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Health Dialog to host webinar on shared decision making

BY Michael Johnsen

BOSTON, Mass.— Rite Aid's Health Dialog on Monday announced it will host a complimentary webinar, “Five tactical steps for successful implementation of shared decision making,” on Sept. 20 at 1 p.m.

Peter Goldbach, the company’s chief medical officer and a national authority on SDM, will provide strategic advice to help organizations execute effective shared decision making programs that reduce costs, improve outcomes and increase patient satisfaction.

“The most successful shared decision making programs have three characteristics: a keen understanding of individual members’ health needs achieved through population analytics, excellent support for on-boarding and the use of impactful, high-quality SDM tools and coaching,” Goldbach said. “We’ll be sharing key learnings from Health Dialog’s 20 years of SDM experience as well as best practices from some of the nation’s oldest and most successful SDM programs, which healthcare leaders are rapidly recognizing as an effective and member-beloved path to patient-centric care.”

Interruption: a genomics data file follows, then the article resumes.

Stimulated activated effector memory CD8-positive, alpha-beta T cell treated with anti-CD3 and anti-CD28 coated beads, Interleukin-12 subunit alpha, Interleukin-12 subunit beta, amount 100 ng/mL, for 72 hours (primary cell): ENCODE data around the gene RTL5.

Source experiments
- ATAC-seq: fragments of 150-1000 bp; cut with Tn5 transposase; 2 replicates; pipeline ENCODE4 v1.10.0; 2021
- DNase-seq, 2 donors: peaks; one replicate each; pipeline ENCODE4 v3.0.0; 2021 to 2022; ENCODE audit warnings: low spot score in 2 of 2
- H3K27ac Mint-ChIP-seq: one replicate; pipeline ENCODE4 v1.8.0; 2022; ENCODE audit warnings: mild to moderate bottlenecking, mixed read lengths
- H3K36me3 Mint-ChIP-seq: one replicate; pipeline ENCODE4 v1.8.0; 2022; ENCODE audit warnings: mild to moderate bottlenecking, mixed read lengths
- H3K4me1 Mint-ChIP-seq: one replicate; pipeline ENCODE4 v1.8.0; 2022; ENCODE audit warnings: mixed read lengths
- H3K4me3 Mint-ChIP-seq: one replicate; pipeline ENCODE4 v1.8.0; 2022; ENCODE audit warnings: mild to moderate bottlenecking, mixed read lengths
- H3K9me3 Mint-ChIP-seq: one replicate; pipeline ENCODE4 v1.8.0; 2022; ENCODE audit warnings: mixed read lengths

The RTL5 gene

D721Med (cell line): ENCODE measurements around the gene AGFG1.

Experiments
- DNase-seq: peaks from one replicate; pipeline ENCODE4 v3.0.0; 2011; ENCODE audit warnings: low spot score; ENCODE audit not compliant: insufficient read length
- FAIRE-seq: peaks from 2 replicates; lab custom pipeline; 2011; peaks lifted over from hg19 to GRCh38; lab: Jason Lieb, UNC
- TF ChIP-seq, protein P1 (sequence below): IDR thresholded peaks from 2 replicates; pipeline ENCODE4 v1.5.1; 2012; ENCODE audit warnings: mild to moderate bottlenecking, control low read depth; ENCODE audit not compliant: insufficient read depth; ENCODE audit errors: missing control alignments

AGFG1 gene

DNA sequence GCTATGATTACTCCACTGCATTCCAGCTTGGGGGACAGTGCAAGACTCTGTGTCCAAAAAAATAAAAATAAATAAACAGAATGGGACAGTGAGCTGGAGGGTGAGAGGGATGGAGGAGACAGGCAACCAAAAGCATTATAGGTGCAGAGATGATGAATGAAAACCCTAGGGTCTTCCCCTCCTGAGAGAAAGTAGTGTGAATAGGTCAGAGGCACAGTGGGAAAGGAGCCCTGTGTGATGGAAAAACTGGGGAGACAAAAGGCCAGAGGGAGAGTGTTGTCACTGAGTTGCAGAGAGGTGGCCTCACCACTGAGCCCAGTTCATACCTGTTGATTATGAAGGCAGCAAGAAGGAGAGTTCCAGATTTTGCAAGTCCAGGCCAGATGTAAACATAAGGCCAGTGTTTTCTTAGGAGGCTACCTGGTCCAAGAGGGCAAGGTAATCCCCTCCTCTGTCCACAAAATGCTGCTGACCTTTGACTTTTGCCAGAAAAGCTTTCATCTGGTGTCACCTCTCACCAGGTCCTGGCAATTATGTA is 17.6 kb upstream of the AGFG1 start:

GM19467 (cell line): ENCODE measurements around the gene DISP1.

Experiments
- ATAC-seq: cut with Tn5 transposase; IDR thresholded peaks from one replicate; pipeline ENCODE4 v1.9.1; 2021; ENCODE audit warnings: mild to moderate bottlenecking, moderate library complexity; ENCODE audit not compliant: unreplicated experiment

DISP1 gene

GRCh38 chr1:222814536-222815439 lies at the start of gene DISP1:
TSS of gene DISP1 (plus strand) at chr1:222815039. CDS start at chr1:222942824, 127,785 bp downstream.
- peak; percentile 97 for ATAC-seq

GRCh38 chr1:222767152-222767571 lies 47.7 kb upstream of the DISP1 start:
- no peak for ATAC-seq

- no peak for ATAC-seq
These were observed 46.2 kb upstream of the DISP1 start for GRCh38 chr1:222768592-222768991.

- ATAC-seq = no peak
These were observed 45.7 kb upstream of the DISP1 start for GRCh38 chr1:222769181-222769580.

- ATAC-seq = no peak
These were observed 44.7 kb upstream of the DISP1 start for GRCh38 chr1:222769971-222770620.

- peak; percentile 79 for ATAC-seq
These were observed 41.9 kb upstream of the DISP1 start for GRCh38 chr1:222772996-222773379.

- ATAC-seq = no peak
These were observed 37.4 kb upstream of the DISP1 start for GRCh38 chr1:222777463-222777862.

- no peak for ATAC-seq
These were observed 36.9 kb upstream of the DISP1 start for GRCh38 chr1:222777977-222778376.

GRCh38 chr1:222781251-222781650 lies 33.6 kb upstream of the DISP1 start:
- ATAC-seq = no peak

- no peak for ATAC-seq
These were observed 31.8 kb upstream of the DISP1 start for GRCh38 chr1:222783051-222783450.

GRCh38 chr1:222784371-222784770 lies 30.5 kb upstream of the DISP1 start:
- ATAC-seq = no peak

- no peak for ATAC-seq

Health Dialog’s SDM programs use proprietary analytics to identify individuals in a member, employee or patient population who are facing decisions about treatment for their preference-sensitive conditions. Health Dialog’s registered nurse health coaches provide personalized, on-demand guidance, helping patients use decision aids to choose the most appropriate treatment option. These programs save money through reductions in unnecessary surgeries and better outcomes for those who elect surgery. Research shows patients who use decision aids are happier with both their care and their provider.

The webinar will draw on key points from Goldbach’s recent white paper, “Implementing Shared Decision Making at the Point of Care.” Goldbach will outline five tactical steps providers and health plans must take to successfully implement shared decision making.